Use cases that take advantage of persistent memory for persistence, as opposed to the volatile use cases previously described, are generally replacing slower storage devices with persistent memory. Determining the suitability of a workload for this use case is straightforward. If application performance is limited by storage accesses (disks, SSDs, etc.), then using a faster storage solution like persistent memory could help. There are several ways to identify storage bottlenecks in an application. Open source tools like dstat or iostat give a high-level overview of disk activity, and tools such as VTune Profiler provide a more detailed analysis.
This chapter describes the high-level architecture of reliability, availability, and serviceability (RAS) features designed for persistent memory. Persistent memory RAS features were designed to support an application's unique error-handling strategy when persistent memory is used. Error handling is an integral part of the program's overall reliability, directly affecting applications' availability. The error-handling strategy for applications impacts what percentage of the expected time the application is available to do its job. Persistent memory vendors and platform vendors will decide which RAS features and how they will be implemented at the lowest hardware levels. Some common RAS features were designed and documented in the ACPI specification, maintained and owned by the UEFI Forum (https://uefi.org/). In this chapter, we try to attain a general perspective of these ACPI-defined RAS features and call out vendor-specific details if warranted.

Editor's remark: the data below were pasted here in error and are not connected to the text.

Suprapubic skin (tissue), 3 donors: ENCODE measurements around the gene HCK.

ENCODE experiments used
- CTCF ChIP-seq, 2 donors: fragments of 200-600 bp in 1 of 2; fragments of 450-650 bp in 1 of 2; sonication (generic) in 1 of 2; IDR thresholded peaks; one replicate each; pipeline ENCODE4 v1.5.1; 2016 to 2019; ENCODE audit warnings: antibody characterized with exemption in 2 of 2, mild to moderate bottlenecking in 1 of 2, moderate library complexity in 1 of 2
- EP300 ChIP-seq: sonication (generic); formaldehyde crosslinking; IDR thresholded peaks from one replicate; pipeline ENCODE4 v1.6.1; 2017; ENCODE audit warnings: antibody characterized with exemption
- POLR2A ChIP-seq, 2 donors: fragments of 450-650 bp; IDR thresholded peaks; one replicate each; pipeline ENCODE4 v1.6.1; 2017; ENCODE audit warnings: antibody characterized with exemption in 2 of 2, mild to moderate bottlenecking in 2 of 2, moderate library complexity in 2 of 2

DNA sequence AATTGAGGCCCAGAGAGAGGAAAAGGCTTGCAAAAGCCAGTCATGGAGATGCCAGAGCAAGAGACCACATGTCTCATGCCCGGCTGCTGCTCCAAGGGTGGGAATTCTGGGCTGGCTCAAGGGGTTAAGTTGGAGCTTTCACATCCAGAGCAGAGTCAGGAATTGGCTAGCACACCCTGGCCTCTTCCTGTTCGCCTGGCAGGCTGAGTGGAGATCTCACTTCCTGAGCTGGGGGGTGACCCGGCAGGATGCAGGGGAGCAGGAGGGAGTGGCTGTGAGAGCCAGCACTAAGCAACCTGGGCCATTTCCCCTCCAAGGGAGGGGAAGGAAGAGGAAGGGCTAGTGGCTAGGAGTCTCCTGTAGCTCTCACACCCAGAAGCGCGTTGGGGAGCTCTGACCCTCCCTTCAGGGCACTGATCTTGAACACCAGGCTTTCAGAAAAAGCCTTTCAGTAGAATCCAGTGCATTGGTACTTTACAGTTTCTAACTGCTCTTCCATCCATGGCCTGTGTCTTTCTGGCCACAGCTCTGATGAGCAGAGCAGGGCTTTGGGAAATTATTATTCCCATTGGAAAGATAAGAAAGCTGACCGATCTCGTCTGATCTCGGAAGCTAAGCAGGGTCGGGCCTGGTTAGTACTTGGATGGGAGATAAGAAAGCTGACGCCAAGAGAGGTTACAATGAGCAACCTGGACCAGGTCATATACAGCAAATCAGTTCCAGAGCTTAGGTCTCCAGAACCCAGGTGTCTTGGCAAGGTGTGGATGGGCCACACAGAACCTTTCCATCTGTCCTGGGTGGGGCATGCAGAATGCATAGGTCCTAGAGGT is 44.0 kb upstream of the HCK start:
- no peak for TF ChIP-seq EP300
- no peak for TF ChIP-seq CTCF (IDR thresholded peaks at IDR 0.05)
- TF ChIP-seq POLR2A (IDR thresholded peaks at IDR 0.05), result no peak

The persistent memory programming model allows byte-level access to non-volatile media plugged into the memory bus, shown here by the common industry term NVDIMM, which is short for non-volatile dual in-line memory module. You can see that once the mappings are created, the application has direct access, provided by the MMU's virtual-to-physical mappings. The ability to configure these direct mappings to persistent memory is a feature known as direct access (DAX). Support for this feature is what differentiates a typical file system from a persistent memory-aware file system. DAX is supported today by both Windows and Linux.
PMDK is a collection of open-source libraries and tools that are available today for both Linux and Windows. For more information, please visit pmem.io, the Persistent Memory Programming web site. PMDK facilitates persistent memory programming adoption with higher-level language support. C and C++ support are currently fully validated and delivered on Linux and available as early access on Windows.
Persistent memory is a game-changer, and the programming model described here provides access to this emerging technology. PMDK Libraries provide support for transactional operations to keep the data consistent and durable. There are still many unknowns, and there continues to be a lot of exciting work in this field.
To learn more, check out the Persistent Memory Programming video series.
Performance varies by use, configuration and other factors. Learn more at www.Intel.com/PerformanceIndex.